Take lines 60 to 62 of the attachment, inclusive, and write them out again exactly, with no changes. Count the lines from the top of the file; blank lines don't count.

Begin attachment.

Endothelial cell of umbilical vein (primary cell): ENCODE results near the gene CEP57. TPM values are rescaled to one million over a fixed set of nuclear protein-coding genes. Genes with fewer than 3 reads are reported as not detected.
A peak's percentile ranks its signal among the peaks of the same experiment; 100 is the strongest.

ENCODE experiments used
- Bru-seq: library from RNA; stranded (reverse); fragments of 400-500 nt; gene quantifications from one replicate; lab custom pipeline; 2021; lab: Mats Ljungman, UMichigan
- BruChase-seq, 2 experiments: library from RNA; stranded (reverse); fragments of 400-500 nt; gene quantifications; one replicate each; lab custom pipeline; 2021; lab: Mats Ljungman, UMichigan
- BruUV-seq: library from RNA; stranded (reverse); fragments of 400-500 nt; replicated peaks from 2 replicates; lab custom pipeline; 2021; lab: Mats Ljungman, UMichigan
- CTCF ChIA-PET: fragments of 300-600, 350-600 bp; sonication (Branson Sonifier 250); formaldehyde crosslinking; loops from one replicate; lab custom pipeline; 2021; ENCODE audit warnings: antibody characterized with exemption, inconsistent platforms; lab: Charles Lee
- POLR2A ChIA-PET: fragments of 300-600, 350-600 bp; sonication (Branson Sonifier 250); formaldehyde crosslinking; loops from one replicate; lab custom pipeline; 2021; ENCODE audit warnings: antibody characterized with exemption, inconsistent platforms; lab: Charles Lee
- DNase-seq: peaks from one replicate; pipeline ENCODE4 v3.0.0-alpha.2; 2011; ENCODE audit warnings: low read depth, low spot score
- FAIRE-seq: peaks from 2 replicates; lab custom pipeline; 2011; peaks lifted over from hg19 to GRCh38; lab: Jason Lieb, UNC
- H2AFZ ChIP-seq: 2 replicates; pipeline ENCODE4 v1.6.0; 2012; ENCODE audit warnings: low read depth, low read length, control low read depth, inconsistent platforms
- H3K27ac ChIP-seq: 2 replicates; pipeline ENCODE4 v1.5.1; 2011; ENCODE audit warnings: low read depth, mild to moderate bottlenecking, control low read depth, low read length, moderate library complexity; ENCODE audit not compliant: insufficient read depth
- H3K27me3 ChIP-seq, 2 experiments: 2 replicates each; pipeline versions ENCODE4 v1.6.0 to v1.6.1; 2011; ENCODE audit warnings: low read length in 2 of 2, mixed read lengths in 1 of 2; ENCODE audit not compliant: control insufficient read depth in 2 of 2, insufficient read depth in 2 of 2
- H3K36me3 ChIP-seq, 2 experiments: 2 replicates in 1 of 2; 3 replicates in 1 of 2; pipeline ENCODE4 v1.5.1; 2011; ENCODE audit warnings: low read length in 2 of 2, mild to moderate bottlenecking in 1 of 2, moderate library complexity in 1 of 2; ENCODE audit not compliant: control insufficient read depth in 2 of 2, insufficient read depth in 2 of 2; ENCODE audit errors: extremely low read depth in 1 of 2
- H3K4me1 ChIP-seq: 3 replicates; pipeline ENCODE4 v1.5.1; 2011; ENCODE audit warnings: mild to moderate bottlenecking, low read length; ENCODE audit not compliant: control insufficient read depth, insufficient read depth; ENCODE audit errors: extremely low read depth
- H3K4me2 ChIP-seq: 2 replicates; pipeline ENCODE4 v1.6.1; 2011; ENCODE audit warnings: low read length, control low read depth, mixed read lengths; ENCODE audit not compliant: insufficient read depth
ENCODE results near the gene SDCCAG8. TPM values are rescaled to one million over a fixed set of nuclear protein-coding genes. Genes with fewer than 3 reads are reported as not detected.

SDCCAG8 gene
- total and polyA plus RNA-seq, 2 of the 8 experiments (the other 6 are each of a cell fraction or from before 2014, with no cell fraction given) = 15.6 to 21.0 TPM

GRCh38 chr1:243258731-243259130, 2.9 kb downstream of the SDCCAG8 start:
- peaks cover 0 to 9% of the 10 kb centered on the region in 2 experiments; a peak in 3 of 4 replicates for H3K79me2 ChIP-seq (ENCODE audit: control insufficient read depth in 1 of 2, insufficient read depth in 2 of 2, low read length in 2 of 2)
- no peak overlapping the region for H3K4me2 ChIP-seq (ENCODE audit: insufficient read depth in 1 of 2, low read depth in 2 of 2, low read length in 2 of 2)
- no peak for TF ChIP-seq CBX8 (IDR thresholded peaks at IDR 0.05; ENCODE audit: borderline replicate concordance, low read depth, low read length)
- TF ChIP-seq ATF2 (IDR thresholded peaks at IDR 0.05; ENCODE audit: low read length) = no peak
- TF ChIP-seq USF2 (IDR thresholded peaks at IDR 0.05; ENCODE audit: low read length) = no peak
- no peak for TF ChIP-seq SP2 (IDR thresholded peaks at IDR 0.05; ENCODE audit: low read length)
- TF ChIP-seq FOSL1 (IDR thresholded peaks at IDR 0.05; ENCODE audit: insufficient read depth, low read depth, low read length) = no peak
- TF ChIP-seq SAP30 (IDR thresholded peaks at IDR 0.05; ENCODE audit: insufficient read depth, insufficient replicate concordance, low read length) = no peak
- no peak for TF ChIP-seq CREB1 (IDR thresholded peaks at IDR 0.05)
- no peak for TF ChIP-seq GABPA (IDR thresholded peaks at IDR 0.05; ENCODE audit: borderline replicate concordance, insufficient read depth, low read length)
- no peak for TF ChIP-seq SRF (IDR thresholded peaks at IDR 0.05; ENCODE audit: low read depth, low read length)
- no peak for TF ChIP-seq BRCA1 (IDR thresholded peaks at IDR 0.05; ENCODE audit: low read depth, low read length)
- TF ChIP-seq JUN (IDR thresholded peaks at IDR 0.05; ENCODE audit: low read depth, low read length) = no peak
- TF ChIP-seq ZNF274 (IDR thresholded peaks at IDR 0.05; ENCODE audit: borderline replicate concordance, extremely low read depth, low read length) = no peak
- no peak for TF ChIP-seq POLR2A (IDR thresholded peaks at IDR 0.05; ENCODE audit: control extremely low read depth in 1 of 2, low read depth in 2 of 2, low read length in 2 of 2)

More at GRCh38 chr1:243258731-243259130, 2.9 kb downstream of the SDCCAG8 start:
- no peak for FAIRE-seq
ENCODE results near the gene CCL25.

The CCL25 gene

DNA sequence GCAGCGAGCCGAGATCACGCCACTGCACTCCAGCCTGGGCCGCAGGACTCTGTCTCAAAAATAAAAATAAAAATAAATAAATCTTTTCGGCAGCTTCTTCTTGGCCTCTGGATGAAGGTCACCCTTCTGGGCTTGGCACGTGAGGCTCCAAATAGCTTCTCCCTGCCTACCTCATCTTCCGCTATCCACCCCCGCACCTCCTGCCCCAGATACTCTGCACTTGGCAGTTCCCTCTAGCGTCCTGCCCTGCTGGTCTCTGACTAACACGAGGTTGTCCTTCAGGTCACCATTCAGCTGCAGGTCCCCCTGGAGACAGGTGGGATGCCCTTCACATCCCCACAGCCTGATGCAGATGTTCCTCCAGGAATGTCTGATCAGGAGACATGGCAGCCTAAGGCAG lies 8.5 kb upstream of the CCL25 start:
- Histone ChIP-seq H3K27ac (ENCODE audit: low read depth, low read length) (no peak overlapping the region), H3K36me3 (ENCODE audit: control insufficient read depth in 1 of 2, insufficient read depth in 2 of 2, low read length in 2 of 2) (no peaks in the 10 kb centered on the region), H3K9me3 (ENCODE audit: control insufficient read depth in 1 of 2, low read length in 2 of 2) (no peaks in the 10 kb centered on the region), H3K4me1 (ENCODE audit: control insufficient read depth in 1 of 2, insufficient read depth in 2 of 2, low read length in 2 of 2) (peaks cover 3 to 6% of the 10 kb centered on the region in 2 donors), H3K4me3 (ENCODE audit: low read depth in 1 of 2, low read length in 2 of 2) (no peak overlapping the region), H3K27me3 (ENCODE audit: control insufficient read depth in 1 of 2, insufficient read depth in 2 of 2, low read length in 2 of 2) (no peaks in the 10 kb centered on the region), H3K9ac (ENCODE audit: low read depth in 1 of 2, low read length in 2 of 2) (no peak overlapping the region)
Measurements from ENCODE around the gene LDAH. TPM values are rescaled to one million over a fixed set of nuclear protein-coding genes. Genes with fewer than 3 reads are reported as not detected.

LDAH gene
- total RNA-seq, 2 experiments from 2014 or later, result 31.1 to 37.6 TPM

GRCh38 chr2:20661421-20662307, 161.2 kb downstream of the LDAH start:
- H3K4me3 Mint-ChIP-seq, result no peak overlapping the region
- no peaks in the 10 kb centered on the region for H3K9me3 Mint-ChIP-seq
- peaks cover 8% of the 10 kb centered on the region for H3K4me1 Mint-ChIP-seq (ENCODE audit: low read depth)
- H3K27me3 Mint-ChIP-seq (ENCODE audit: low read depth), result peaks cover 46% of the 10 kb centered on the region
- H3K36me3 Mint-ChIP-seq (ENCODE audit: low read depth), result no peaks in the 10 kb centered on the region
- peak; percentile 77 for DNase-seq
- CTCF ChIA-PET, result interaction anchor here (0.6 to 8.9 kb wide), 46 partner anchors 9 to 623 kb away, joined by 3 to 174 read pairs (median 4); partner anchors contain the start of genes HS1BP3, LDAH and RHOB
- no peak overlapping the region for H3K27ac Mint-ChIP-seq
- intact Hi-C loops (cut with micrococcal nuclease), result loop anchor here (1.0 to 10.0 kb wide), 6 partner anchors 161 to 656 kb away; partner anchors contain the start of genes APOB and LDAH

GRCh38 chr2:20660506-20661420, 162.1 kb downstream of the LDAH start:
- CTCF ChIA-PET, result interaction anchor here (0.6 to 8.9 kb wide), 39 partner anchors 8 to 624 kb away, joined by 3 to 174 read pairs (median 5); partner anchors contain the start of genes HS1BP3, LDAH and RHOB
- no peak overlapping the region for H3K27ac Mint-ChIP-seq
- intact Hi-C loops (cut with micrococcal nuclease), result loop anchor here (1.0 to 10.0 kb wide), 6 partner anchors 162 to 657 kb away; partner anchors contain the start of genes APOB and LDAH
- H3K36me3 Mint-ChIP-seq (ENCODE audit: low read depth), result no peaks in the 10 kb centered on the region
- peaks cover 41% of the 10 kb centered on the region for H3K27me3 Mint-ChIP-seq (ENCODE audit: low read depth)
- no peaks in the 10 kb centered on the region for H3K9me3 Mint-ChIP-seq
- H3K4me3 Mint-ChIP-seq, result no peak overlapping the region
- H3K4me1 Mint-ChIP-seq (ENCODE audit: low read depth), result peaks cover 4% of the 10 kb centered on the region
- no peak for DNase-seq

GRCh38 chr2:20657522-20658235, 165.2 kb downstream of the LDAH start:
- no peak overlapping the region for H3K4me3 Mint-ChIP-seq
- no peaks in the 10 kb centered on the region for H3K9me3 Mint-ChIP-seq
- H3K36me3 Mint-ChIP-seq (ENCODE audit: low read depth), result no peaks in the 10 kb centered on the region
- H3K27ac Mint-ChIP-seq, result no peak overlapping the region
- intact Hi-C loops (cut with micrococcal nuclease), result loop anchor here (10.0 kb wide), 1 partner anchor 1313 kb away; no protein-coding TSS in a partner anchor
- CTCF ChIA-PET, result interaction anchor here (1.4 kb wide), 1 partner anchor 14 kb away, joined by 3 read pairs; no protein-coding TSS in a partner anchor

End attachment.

- peaks cover 41% of the 10 kb centered on the region for H3K27me3 Mint-ChIP-seq (ENCODE audit: low read depth)
- no peaks in the 10 kb centered on the region for H3K9me3 Mint-ChIP-seq
- H3K4me3 Mint-ChIP-seq, result no peak overlapping the region